After being denied last year, the Satanic Temple this week received permission to erect a holiday display in the rotunda of the Florida State Capitol alongside other religious displays. The scene depicting an angel falling from heaven is exactly the same as the one that state officials last year called “grossly offensive for the holidays,” but apparently the threat of a lawsuit was enough to remind them that religious freedom applies to all Americans.
The Florida Department of Management Services’ decision to allow the display does not affect the Satanic Temple’s ongoing effort to distribute a coloring book in Orange County schools, where the school district has allowed distribution of other religious materials. The school board there is expected to deal with that issue in January, possibly with a policy change which would halt such distributions altogether.
According to the New Times of Broward-Palm Beach, last year the Satanic Temple’s application for display space was initially approved but later revoked. Other non-mainstream traditions were allowed, including Festivus and Pastafarianism. The Department of Management Services was uncommunicative after revoking the Temple’s permission last year, so this year the group came with the backing of lawyers from Americans United for Separation of Church and State.
In a Wednesday press release, Americans United said while it was pleased with this outcome, the wording of the state’s policy banning “offensive” holiday displays remains problematic. Senior Litigation Counsel Gregory M. Lipper observed:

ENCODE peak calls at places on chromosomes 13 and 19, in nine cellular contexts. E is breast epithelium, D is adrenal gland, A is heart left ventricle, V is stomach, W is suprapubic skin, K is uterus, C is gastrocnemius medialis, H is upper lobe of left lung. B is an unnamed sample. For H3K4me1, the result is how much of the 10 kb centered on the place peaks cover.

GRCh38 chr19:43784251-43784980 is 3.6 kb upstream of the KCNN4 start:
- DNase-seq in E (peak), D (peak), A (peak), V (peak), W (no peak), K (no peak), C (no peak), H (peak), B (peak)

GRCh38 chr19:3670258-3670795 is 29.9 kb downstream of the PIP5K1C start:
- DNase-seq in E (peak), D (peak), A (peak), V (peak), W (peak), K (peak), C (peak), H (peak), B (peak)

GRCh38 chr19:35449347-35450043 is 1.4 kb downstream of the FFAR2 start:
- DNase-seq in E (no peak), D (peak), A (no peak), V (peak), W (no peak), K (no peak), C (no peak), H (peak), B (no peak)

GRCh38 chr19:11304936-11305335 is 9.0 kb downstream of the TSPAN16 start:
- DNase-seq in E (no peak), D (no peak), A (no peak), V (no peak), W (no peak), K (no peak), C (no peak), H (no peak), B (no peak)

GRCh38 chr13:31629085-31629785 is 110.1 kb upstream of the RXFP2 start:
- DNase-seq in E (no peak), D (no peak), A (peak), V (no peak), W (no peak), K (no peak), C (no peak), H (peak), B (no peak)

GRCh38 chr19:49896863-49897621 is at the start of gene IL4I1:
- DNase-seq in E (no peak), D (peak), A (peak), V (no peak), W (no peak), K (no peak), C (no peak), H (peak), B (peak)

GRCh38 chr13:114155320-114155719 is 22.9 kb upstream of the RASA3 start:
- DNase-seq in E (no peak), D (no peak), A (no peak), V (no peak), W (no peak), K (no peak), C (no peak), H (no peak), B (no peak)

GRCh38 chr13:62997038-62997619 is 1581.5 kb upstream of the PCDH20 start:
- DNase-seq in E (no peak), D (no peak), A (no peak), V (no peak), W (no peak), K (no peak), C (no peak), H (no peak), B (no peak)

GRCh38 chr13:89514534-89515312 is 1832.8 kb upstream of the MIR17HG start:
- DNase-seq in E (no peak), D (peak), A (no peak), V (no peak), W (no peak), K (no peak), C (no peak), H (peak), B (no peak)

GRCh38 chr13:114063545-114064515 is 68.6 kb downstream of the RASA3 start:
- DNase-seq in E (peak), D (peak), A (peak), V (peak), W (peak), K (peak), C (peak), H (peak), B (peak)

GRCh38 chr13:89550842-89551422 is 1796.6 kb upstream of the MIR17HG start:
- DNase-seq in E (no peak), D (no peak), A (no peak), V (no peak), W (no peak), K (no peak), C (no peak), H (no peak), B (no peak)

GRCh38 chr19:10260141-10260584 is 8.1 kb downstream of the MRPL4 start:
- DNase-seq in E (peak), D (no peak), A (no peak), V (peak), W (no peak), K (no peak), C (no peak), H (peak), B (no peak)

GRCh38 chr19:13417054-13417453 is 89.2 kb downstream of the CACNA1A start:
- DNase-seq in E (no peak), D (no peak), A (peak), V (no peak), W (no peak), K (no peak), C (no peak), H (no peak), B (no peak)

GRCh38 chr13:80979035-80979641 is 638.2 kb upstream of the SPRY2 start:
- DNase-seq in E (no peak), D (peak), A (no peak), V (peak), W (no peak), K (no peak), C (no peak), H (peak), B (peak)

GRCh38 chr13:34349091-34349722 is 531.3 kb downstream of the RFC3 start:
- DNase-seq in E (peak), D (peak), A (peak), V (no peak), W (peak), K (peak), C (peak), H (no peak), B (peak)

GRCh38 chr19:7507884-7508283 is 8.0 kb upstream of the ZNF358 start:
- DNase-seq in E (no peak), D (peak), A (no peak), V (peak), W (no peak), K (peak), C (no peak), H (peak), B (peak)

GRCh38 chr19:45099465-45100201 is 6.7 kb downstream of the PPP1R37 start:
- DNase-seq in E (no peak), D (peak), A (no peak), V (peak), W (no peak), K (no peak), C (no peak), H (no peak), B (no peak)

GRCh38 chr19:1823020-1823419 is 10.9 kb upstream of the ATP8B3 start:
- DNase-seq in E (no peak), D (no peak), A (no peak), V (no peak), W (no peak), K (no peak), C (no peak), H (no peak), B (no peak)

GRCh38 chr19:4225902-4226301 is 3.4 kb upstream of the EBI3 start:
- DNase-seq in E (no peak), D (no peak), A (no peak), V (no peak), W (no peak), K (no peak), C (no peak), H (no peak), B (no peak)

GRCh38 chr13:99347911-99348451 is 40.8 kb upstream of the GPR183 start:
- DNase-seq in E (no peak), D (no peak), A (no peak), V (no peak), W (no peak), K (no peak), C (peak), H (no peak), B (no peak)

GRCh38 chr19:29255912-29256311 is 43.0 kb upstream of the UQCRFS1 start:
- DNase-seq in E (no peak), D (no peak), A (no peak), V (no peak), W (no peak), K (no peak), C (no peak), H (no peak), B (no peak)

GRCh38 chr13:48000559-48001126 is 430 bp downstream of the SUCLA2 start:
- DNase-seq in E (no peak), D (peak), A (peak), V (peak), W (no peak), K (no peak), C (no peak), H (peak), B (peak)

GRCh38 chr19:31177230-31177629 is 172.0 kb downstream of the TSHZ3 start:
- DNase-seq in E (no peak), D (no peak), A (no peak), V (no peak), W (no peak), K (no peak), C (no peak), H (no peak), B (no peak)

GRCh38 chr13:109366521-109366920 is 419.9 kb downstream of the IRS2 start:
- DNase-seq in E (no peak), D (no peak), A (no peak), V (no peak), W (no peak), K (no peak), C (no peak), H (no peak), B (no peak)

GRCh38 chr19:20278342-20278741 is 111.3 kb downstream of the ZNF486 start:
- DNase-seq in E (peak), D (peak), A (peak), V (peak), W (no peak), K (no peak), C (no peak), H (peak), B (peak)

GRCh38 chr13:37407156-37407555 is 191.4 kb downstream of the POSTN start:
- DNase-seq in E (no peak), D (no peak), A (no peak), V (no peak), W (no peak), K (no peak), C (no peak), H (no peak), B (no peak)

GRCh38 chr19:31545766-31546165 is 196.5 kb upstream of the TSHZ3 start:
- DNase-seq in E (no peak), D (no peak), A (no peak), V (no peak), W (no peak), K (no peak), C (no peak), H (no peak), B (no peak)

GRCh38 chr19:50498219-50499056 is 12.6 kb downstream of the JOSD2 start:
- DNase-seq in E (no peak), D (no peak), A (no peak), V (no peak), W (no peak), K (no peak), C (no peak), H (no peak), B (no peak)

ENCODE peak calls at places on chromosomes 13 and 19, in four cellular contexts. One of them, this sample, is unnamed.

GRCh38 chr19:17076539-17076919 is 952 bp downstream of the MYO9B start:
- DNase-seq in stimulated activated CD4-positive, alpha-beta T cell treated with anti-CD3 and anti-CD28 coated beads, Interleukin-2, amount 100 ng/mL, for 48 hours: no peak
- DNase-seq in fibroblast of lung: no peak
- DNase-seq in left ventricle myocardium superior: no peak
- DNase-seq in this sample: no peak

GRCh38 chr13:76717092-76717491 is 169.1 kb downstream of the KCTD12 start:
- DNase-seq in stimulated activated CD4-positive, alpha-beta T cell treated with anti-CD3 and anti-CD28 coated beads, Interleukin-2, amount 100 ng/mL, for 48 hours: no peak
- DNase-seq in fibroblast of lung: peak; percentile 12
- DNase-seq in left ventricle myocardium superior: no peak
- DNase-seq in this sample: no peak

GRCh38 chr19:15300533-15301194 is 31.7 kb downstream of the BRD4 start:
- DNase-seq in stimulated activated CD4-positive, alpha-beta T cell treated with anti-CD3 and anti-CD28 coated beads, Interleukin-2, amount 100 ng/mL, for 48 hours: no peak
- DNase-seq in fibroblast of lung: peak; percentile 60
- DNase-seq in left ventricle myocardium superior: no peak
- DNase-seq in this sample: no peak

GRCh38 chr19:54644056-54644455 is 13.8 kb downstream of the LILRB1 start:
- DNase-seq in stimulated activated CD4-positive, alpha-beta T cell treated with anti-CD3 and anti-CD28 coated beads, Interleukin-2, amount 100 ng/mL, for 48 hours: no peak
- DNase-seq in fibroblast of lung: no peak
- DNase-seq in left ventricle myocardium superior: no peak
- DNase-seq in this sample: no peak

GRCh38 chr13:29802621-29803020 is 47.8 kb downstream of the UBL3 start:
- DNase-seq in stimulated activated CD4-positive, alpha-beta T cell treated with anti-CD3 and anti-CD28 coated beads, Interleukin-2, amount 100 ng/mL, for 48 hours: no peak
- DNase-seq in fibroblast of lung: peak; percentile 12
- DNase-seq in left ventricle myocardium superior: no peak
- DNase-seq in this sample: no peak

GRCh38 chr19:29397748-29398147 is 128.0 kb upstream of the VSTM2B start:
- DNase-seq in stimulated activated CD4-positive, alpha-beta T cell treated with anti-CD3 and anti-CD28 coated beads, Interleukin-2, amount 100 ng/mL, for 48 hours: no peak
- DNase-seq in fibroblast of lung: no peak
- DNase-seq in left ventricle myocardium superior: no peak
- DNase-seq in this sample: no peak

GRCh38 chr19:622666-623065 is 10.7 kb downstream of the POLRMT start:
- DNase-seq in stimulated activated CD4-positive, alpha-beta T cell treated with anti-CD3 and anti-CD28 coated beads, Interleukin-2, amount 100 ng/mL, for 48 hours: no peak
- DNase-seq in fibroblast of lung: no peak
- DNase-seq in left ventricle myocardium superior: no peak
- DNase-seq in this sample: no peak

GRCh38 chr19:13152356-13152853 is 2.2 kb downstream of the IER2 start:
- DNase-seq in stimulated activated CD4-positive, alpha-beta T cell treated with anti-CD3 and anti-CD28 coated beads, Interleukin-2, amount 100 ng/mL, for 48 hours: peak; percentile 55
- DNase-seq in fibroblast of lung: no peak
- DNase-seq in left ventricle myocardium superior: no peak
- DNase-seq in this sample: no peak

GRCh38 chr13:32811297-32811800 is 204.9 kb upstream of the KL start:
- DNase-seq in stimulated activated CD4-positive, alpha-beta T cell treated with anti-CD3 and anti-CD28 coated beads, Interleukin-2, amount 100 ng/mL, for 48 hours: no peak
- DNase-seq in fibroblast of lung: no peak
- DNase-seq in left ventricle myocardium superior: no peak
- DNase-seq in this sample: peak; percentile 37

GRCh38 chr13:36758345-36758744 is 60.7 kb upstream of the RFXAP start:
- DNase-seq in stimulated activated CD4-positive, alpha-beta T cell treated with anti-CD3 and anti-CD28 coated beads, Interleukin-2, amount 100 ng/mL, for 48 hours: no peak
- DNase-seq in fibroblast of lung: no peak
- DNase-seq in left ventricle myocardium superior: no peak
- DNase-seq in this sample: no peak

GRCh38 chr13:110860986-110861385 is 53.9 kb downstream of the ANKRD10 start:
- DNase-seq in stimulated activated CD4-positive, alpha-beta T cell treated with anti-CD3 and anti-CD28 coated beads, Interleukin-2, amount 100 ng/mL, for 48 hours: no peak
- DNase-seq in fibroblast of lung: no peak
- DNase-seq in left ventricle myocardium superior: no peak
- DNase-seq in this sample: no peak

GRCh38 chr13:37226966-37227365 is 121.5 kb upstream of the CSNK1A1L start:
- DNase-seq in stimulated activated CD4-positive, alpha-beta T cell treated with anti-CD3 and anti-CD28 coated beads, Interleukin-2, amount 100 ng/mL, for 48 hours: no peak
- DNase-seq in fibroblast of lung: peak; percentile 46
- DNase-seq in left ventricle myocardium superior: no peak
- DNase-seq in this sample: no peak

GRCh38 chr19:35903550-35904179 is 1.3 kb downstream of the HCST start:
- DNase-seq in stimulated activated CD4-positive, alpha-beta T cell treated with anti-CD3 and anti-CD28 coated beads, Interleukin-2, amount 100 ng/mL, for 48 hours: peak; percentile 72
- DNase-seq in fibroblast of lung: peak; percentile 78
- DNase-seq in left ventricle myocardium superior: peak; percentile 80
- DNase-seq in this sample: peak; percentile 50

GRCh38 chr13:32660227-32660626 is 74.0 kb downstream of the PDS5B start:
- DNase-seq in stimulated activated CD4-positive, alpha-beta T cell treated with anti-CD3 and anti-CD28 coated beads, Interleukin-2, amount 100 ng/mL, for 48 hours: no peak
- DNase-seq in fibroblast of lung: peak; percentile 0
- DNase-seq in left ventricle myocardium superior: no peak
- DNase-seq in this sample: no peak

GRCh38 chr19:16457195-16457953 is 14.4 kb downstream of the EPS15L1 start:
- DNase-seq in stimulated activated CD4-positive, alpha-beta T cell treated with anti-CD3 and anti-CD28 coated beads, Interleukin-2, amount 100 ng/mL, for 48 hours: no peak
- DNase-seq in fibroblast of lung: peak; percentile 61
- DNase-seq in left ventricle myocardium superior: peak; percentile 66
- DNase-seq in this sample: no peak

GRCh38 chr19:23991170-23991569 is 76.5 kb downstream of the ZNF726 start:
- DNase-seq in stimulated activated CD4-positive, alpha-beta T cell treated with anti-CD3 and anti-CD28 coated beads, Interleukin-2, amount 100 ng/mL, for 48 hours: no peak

Although we are pleased that the state has finally agreed to allow the Satanic Temple’s display, our clients should not have been forced to find legal counsel and plan a lawsuit just to get access to an open forum. The state can’t give itself the authority to decide whether certain religious messages are ‘offensive’ – it needs to allow everyone’s speech or no one’s speech.
The Satanic Temple has also been fighting to place a monument on the grounds of the Oklahoma State Capitol, but the status of that project is unknown since the local citizens who signed the application reportedly backed out last week.
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Contributing Editor Maren Williams is a reference librarian who enjoys free speech and rescue dogs.